If there is one thing about cruising, it is that traditions are hard to change. While most cruisers do not like change, it is often necessary to keep the industry growing. Here are 7 cruise traditions that should go away, or at least be revamped.
(Updated February 9, 2018)
Pictures During Dinner – We get it, cruise lines make a decent amount of money selling pictures that they take of you. Some my favorite pictures that I have of my wife and I were taken by cruise ship photographers. However, dinner is not a time for pictures.
When I am enjoying dinner with my family and friends, please stop with the endless interruptions night after night while we are eating. No one wants their picture taken with a mouth full of food. Also, send the pirate to the kids clubs, not the main dining rooms.
Bringing Life Jacket to Muster Drill – There are some cruise lines that have already made this change and it is sorely needed. There is no reason why any passengers need to bring their life jacket to the muster drill. The cords often hang on the floor tripping either the passenger carrying the jacket or those who are following behind. While the muster drill is extremely important, bringing your life jacket to the drill is not needed.
Mandatory Tipping to Porters – I once arrived at the pier and there was no porter in sight, so I carried my bags to the bin. Right as I was loading them into the bin, a porter came over and said that I was not allowed to place them in there and that he had to do it. After he placed my luggage in the bin, he asked for a tip. A tip for what? Moving my bags 3 feet after I brought them over?
Don’t get me wrong, I am all for tipping great service. If a porter meets me at the curb, takes the luggage out of my trunk and explains to me where to go to check in for my cruise, that type of service deserves a tip.
I have also read many accounts of porters telling passengers that if they want their luggage to make it to the ship, they need to tip. That is extortion and needs to stop. The porters are longshoreman who make union wages. Tipping is for service, not moving someone’s bag a few feet into a container.
Saving Pool Loungers – Wake up early on a sea day and the first thing you do is head up to the buffet and grab a cup of coffee? No, first you stop by the pool and “claim” 3 or 4 loungers for you and your friends so they will be reserved 4 hours later when you come back.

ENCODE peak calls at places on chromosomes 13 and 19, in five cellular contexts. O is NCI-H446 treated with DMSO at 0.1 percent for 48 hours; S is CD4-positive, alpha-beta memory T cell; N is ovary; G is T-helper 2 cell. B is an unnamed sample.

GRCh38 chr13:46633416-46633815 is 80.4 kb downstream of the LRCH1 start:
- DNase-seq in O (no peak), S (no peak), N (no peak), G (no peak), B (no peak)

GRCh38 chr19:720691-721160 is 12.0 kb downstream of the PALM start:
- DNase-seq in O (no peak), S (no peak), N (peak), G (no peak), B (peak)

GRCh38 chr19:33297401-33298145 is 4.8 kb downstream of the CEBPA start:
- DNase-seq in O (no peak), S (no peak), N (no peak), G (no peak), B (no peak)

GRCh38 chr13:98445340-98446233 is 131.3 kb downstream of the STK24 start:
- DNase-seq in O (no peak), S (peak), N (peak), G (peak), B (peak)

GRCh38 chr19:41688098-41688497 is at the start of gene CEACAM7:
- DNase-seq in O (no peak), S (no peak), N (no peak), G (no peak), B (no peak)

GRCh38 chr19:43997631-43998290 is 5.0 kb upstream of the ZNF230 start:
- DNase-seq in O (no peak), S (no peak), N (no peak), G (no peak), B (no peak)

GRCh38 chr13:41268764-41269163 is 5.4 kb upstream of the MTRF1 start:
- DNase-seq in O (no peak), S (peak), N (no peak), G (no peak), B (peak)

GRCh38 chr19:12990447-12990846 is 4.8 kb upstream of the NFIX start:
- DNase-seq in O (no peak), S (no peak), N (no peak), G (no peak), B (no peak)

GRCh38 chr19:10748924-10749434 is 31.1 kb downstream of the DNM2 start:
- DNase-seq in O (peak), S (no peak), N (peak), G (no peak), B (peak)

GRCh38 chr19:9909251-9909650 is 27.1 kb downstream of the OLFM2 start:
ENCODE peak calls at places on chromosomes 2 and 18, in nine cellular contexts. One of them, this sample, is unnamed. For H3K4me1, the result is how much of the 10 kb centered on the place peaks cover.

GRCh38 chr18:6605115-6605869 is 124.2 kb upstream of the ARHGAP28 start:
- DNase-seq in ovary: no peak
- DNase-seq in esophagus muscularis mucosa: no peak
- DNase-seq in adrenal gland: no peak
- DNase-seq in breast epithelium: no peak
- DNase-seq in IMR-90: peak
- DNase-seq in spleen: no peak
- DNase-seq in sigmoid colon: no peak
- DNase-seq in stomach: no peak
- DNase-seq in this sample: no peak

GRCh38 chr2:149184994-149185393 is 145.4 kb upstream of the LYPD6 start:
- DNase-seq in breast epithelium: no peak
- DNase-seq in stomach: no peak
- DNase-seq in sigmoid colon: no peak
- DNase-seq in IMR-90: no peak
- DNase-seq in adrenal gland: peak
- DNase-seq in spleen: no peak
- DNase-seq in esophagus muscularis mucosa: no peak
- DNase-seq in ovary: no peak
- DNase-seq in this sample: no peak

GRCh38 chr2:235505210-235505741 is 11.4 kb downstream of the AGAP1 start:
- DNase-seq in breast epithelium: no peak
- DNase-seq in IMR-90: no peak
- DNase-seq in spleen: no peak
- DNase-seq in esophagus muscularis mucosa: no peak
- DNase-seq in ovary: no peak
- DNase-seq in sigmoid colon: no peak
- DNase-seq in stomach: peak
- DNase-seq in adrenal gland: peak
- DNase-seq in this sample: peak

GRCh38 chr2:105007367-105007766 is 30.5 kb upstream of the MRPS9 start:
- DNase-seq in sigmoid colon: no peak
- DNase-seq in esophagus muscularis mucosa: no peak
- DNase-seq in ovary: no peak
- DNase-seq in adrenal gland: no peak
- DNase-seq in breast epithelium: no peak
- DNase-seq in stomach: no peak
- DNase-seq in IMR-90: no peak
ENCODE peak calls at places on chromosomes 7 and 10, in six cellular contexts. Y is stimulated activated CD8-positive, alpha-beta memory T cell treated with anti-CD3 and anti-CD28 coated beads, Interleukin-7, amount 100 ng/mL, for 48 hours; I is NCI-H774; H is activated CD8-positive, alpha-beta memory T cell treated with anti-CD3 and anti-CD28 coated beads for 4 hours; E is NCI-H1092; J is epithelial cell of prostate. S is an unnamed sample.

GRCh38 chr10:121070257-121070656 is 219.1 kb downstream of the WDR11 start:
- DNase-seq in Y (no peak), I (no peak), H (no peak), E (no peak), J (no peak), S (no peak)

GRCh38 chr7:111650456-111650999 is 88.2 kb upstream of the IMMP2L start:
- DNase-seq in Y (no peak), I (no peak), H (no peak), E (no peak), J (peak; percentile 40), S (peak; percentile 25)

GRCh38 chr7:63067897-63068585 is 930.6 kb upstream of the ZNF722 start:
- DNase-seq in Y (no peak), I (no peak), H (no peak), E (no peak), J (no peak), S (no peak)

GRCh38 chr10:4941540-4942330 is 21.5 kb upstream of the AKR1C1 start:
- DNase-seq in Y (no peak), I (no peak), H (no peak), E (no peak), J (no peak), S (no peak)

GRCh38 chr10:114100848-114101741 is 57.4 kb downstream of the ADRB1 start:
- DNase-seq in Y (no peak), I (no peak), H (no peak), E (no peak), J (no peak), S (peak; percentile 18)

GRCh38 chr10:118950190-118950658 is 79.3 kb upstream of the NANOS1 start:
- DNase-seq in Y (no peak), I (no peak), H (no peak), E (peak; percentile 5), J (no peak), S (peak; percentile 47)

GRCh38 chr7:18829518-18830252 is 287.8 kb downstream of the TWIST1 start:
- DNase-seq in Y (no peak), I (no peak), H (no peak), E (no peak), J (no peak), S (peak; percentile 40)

While cruise lines have tried to crack down on the saving of loungers on the lido deck, it is something that needs to stop. If you aren’t going to use the lounger right away, don’t “reserve” it for later.
Formal Nights – Yes, I realize that many cruisers will disagree with me on this one and that is ok. We just see things differently. Formal nights on cruises have changed in the past few years from mandatory to “suggested” attire. It wouldn’t surprise me if in a few years they are done away with altogether on cruise lines that cater to families.
With airlines charging fees for checked baggage and some charging for carry-ons, it makes it harder to justify the extra 7-10 pounds of clothes (tuxes, suits, shoes etc) for formal night that you will wear for just a few hours. Dress codes have become much more relaxed as cruise lines cater to millennials and that tend will continue in the future.
Flea Markets – $5 t-shirts, chains by the inch, cheap souvenirs, and whatever leftover items the cruise lines are desperately trying to get rid of. As the comedian on my last cruise said, “If we wanted to take a cruise to a garage sale, we would have stopped in Cozumel”.
These sales are often located in public areas and hallways causing congestion. During my last cruise, it was near impossible to just walk through that area to get to the theater as fellow passengers were grabbing up $8 watches and $15 purses.
Long Announcements on the PA – The PA system should be used for important announcements by the captain. When cruise directors go on and go about bingo, spa treatments, casino tournaments, and whatever else, it just gets well, annoying. I had one cruise director on a cruise make announcements so long, that the crew member that was running trivia just said “he is never going to stop talking, so let’s just continue”.